On University of Illinois home football game days, the university’s marching band, the Marching Illini,
gather about an hour before the game inside the Armory to warm up their instruments. Next door, on
the lawn in front of the Harding Band Building, the drumline assembles, drawing a crowd with their
precision drumming. Each percussionists — bass, tenor, snare — wears a sober, very businesslike
expression while their hands fly, beating out incredibly clean, crisp and exhilarating sounds in
alliance with the flashy cymbal players. To say this drumming event is soul-stirring is like saying winning
the big lottery would be fun. Words can’t adequately describe what it feels like to be in the midst of such talent and skill. It borders on the spiritual, in a mystical, cosmic sort of way. In fact, a quote from
the drumline home page says it well: Any sufficiently advanced drumming is indistinguashable from magic.
If music was light, the Marching Illini would be a prism, casting an array of beautifully shimmering sounds out upon the world. The brass and woodwinds sound like heaven and make my heart soar. Percussionists punctuate and deliver power to the band. Admittedly, I’m partial to percussionists right now. My son plays the tenors. I know, you’d never have guessed.
I’ve stood in the crowd on the band building lawn watching my handsome son’s participation and
choked back tears. Okay, I’m his mom and yes, I’m proud of his ability. But it’s more than that. It’s a
matter of all the cosmic tumblers dropping into place, confirming that life is good.
On a crisp fall day back about 10 years ago, my husband and I sat with our two youngest boys in the
stands at Memorial Stadium. It was their first college football experience and they were really taking it all
in. Part way through the game, members of the Marching Illini visited our section of the bleachers
and played a song. To my 9 and 6-year-old sons, those band members seemed like celebrities.
“One of them smiled at me, ” Andrew said, eyes wide.
“I touched one of their capes,” Daniel whispered, as though he’d just touched a god.
That’s when the light struck Daniel and he decided someday he wanted to be one of the Marching Illini,
It’s that little boy I think of when I watch Daniel stand tall in his place among the other tenors. I think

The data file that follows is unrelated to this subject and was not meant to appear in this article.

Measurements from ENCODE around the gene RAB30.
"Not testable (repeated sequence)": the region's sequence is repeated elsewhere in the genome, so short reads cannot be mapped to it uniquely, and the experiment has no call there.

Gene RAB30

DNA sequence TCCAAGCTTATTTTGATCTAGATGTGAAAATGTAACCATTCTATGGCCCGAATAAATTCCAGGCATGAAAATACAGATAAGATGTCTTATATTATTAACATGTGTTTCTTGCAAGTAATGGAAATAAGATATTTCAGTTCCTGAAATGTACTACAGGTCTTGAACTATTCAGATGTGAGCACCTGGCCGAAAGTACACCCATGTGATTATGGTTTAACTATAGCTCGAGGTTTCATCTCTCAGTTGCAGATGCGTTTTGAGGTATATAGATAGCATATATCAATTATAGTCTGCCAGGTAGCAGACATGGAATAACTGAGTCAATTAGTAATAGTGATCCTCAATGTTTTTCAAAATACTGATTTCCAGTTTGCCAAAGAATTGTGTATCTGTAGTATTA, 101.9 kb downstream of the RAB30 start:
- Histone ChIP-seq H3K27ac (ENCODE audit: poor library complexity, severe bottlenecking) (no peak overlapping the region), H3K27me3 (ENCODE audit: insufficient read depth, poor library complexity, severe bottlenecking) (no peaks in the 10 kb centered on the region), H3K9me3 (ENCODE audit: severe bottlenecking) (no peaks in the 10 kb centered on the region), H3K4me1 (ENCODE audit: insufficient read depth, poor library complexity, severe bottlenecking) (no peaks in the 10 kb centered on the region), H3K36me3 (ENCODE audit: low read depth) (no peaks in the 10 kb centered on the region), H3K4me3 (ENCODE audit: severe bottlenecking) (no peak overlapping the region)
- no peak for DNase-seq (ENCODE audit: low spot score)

of all the times he’s felt the very human ache of aspiration — to pitch the winning pitch, see his name
on the basketball team roster after try-outs, get a date with “that one” girl — and maybe felt the sting of disappointment. Seeing him grown into a wonderful young man is awesome enough. Watching him and listening to his dynamic drumming, I feel the glory of the symbolic message he has brought to life wash over me. It says, Believe.
Seems pretty simple, but it stands out like a bright star in a world of unknowns. Will my family be safe’) Will my kids learn good lessons? Will they stay away from drugs, cigarettes, too much sugar, caffeine, pesticides and reckless driving tickets? How many things in life can I manage and control thereby making certain my kids are safe, healthy and happy’) It’s enough to make a parent go bananas’
Then I see Daniel performing with the band on the field at Memorial Stadium. With the brilliant sounds of their rendition of a popular song like Jurassic Park filling the stadium, I remember the little 9-year-old who had a dream, a glimpse of himself as how he could be. He grew into a man and made the dream come true.
Witnessing your child bring a dream into fruition is one of the rewards of being a parent. Not because you, the parent, get a pat on the back for your child’s accomplishment. Giving them stability and a sense of themselves so that they can succeed is a parent’s job. What I’m referring to is the confirmation that life is worth living, no matter what. The universal truth of believing that we can have dreams renews itself in our kids.
In dark times of worry, sickness, disappointment, or strife, we can believe in a world that is as much light as dark. Our children’s dreams are proof